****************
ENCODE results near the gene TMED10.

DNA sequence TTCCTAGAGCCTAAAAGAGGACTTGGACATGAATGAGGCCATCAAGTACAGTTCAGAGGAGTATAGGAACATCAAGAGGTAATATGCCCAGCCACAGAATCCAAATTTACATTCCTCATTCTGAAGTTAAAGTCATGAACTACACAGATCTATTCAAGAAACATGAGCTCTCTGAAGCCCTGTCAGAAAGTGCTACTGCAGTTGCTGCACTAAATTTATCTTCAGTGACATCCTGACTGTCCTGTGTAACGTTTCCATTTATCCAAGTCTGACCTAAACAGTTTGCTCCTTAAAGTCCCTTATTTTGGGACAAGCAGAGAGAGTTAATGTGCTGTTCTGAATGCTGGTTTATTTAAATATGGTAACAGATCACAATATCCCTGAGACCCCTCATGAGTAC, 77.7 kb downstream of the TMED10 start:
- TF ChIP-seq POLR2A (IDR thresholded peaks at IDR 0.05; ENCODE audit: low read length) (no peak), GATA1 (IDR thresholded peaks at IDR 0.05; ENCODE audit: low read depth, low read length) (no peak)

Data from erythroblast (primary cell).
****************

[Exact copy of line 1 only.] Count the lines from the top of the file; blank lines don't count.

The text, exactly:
ENCODE results near the gene TMED10.